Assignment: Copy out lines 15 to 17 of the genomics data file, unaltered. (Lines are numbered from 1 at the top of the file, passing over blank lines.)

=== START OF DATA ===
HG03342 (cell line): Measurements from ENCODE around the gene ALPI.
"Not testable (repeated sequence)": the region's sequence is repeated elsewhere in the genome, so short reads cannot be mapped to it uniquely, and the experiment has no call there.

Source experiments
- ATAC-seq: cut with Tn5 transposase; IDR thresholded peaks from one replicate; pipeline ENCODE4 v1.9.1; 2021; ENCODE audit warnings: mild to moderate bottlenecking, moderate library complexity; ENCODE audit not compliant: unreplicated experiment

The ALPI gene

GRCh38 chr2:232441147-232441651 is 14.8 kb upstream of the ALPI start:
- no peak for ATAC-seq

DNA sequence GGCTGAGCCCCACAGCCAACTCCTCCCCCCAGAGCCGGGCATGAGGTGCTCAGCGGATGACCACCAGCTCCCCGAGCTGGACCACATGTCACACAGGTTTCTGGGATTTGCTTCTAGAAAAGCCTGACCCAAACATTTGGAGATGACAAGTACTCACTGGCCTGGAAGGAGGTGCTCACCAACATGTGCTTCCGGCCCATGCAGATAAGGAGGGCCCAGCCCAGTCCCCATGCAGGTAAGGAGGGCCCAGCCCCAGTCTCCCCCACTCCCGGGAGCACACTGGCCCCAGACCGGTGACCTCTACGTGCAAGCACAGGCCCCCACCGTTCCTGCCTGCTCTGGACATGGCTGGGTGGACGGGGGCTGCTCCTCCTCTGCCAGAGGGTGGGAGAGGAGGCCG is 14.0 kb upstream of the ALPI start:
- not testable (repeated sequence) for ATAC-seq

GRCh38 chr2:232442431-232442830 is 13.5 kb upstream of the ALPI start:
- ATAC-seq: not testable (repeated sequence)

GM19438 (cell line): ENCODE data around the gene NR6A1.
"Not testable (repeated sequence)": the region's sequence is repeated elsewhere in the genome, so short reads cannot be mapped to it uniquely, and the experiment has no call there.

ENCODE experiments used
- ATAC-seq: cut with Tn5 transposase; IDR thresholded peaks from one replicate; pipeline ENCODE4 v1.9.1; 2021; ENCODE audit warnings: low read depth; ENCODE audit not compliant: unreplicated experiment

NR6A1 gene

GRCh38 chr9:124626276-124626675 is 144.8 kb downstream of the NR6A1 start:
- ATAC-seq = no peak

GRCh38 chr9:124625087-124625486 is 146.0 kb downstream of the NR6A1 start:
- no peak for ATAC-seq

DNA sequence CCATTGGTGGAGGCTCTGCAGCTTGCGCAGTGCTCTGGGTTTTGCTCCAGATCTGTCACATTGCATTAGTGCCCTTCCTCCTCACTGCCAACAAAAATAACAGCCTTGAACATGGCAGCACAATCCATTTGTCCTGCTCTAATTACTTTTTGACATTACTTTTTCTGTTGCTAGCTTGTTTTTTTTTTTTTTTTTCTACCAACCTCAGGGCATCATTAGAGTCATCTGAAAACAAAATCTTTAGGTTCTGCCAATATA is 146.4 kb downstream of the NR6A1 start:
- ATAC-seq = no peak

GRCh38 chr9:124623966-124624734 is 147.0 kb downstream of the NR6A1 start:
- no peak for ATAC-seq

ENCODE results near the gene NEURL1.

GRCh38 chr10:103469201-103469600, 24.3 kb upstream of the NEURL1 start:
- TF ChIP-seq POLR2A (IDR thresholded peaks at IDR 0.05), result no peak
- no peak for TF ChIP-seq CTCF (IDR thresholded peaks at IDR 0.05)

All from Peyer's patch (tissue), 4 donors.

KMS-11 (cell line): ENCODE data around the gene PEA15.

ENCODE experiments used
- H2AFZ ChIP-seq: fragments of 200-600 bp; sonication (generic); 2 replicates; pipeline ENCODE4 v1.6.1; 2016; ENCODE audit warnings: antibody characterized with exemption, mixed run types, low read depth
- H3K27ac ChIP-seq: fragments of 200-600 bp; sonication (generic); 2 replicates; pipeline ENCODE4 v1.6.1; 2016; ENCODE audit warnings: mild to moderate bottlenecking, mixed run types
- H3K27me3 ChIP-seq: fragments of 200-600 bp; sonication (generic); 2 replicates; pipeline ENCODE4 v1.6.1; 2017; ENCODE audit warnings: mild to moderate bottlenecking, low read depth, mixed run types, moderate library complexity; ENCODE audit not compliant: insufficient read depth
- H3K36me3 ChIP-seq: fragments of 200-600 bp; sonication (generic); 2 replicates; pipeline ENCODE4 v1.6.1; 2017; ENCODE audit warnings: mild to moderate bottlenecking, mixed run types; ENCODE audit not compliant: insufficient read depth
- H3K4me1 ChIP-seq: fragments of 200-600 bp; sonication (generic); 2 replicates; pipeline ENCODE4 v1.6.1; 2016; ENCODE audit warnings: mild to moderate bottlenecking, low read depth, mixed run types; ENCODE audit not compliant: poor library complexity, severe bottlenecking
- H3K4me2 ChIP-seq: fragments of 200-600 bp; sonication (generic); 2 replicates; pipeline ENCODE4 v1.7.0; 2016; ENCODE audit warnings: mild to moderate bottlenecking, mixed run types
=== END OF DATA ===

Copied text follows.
- ATAC-seq: cut with Tn5 transposase; IDR thresholded peaks from one replicate; pipeline ENCODE4 v1.9.1; 2021; ENCODE audit warnings: low read depth; ENCODE audit not compliant: unreplicated experiment

NR6A1 gene

GRCh38 chr9:124626276-124626675 is 144.8 kb downstream of the NR6A1 start: